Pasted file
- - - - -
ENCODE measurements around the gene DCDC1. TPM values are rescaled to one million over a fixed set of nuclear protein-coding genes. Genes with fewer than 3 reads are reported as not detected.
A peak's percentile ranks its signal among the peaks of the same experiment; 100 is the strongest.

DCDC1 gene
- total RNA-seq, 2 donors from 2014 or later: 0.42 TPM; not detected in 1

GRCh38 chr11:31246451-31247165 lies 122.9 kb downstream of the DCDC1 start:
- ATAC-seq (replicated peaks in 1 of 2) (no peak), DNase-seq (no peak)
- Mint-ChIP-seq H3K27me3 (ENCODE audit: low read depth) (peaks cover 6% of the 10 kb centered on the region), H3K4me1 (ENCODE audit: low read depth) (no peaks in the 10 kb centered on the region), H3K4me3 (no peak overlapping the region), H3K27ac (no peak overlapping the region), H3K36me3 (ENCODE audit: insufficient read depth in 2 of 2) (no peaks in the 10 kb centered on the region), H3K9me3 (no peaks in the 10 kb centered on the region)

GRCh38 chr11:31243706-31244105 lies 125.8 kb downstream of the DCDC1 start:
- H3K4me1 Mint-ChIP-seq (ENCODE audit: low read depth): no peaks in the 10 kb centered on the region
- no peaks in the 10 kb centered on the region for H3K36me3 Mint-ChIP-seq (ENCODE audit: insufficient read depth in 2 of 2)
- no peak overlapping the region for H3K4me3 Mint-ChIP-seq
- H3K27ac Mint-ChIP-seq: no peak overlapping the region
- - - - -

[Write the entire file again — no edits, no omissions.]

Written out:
ENCODE measurements around the gene DCDC1. TPM values are rescaled to one million over a fixed set of nuclear protein-coding genes. Genes with fewer than 3 reads are reported as not detected.
A peak's percentile ranks its signal among the peaks of the same experiment; 100 is the strongest.

DCDC1 gene
- total RNA-seq, 2 donors from 2014 or later: 0.42 TPM; not detected in 1

GRCh38 chr11:31246451-31247165 lies 122.9 kb downstream of the DCDC1 start:
- ATAC-seq (replicated peaks in 1 of 2) (no peak), DNase-seq (no peak)
- Mint-ChIP-seq H3K27me3 (ENCODE audit: low read depth) (peaks cover 6% of the 10 kb centered on the region), H3K4me1 (ENCODE audit: low read depth) (no peaks in the 10 kb centered on the region), H3K4me3 (no peak overlapping the region), H3K27ac (no peak overlapping the region), H3K36me3 (ENCODE audit: insufficient read depth in 2 of 2) (no peaks in the 10 kb centered on the region), H3K9me3 (no peaks in the 10 kb centered on the region)

GRCh38 chr11:31243706-31244105 lies 125.8 kb downstream of the DCDC1 start:
- H3K4me1 Mint-ChIP-seq (ENCODE audit: low read depth): no peaks in the 10 kb centered on the region
- no peaks in the 10 kb centered on the region for H3K36me3 Mint-ChIP-seq (ENCODE audit: insufficient read depth in 2 of 2)
- no peak overlapping the region for H3K4me3 Mint-ChIP-seq
- H3K27ac Mint-ChIP-seq: no peak overlapping the region